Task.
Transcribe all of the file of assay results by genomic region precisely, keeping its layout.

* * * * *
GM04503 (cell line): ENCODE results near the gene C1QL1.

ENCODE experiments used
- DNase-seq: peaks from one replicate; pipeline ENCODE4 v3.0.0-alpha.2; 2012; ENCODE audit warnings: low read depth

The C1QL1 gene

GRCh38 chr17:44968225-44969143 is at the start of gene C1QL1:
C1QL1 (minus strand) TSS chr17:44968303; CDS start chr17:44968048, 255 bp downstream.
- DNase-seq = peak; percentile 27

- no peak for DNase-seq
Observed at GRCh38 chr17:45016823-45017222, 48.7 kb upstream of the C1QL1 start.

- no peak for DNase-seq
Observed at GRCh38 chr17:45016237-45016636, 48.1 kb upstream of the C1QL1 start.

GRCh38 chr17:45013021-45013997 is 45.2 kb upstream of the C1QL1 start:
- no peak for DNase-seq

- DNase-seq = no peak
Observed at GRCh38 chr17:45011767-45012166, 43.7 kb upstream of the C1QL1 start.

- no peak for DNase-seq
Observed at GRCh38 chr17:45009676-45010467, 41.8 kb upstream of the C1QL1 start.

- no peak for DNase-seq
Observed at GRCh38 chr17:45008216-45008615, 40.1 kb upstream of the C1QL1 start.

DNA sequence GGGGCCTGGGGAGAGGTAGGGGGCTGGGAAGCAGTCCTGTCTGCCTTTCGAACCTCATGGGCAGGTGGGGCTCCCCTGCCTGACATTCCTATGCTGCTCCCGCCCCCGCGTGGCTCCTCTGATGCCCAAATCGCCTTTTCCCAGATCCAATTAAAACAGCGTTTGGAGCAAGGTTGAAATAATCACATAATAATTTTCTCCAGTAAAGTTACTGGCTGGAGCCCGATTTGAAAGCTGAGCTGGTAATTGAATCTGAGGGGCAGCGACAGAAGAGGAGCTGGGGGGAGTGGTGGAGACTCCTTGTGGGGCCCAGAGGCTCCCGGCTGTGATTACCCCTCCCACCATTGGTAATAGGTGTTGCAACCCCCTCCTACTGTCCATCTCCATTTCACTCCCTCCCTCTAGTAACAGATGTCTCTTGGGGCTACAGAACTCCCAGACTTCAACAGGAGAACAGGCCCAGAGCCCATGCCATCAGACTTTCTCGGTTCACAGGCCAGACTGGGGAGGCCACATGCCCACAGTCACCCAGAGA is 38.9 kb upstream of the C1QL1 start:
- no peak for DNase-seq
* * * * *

GM04503 (cell line): ENCODE results near the gene C1QL1.

ENCODE experiments used
- DNase-seq: peaks from one replicate; pipeline ENCODE4 v3.0.0-alpha.2; 2012; ENCODE audit warnings: low read depth

The C1QL1 gene

GRCh38 chr17:44968225-44969143 is at the start of gene C1QL1:
C1QL1 (minus strand) TSS chr17:44968303; CDS start chr17:44968048, 255 bp downstream.
- DNase-seq = peak; percentile 27

- no peak for DNase-seq
Observed at GRCh38 chr17:45016823-45017222, 48.7 kb upstream of the C1QL1 start.

- no peak for DNase-seq
Observed at GRCh38 chr17:45016237-45016636, 48.1 kb upstream of the C1QL1 start.

GRCh38 chr17:45013021-45013997 is 45.2 kb upstream of the C1QL1 start:
- no peak for DNase-seq

- DNase-seq = no peak
Observed at GRCh38 chr17:45011767-45012166, 43.7 kb upstream of the C1QL1 start.

- no peak for DNase-seq
Observed at GRCh38 chr17:45009676-45010467, 41.8 kb upstream of the C1QL1 start.

- no peak for DNase-seq
Observed at GRCh38 chr17:45008216-45008615, 40.1 kb upstream of the C1QL1 start.

DNA sequence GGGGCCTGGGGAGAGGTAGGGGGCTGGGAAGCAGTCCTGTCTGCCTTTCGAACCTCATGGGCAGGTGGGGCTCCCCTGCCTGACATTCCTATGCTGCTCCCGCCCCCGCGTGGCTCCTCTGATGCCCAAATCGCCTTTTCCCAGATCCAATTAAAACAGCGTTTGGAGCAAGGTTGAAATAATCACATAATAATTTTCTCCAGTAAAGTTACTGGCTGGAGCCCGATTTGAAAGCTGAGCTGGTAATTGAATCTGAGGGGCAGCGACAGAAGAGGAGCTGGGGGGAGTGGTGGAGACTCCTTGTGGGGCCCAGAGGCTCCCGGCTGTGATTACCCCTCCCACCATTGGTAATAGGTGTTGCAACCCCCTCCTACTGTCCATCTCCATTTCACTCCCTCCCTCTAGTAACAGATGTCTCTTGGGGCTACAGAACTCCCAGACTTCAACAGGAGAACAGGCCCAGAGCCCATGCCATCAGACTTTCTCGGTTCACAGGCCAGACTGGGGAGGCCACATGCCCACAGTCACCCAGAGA is 38.9 kb upstream of the C1QL1 start:
- no peak for DNase-seq